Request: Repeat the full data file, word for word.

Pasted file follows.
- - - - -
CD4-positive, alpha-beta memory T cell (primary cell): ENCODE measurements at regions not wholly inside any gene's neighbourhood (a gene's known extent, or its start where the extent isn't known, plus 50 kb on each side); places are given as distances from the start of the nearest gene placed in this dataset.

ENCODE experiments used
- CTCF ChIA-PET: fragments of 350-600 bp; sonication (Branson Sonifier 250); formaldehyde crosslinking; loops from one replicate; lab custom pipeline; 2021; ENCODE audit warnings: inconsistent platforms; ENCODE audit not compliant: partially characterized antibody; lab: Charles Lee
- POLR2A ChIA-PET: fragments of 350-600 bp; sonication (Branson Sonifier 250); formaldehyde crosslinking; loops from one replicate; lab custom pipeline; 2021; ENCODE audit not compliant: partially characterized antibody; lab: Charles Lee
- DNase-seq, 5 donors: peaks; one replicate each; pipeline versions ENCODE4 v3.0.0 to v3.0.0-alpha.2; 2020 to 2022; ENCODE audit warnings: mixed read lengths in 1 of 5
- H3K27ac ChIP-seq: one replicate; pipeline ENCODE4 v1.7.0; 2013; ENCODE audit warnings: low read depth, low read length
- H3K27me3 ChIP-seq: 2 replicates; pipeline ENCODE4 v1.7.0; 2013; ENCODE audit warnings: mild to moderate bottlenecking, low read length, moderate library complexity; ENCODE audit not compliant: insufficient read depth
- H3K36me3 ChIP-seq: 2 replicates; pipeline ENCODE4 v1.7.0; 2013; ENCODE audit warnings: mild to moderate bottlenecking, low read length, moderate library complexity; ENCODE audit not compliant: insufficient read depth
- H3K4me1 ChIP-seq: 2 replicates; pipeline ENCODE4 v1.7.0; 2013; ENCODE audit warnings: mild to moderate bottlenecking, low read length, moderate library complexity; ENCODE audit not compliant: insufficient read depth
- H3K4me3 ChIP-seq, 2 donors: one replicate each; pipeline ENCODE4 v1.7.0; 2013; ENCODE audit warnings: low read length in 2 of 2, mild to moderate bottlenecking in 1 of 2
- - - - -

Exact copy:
CD4-positive, alpha-beta memory T cell (primary cell): ENCODE measurements at regions not wholly inside any gene's neighbourhood (a gene's known extent, or its start where the extent isn't known, plus 50 kb on each side); places are given as distances from the start of the nearest gene placed in this dataset.

ENCODE experiments used
- CTCF ChIA-PET: fragments of 350-600 bp; sonication (Branson Sonifier 250); formaldehyde crosslinking; loops from one replicate; lab custom pipeline; 2021; ENCODE audit warnings: inconsistent platforms; ENCODE audit not compliant: partially characterized antibody; lab: Charles Lee
- POLR2A ChIA-PET: fragments of 350-600 bp; sonication (Branson Sonifier 250); formaldehyde crosslinking; loops from one replicate; lab custom pipeline; 2021; ENCODE audit not compliant: partially characterized antibody; lab: Charles Lee
- DNase-seq, 5 donors: peaks; one replicate each; pipeline versions ENCODE4 v3.0.0 to v3.0.0-alpha.2; 2020 to 2022; ENCODE audit warnings: mixed read lengths in 1 of 5
- H3K27ac ChIP-seq: one replicate; pipeline ENCODE4 v1.7.0; 2013; ENCODE audit warnings: low read depth, low read length
- H3K27me3 ChIP-seq: 2 replicates; pipeline ENCODE4 v1.7.0; 2013; ENCODE audit warnings: mild to moderate bottlenecking, low read length, moderate library complexity; ENCODE audit not compliant: insufficient read depth
- H3K36me3 ChIP-seq: 2 replicates; pipeline ENCODE4 v1.7.0; 2013; ENCODE audit warnings: mild to moderate bottlenecking, low read length, moderate library complexity; ENCODE audit not compliant: insufficient read depth
- H3K4me1 ChIP-seq: 2 replicates; pipeline ENCODE4 v1.7.0; 2013; ENCODE audit warnings: mild to moderate bottlenecking, low read length, moderate library complexity; ENCODE audit not compliant: insufficient read depth
- H3K4me3 ChIP-seq, 2 donors: one replicate each; pipeline ENCODE4 v1.7.0; 2013; ENCODE audit warnings: low read length in 2 of 2, mild to moderate bottlenecking in 1 of 2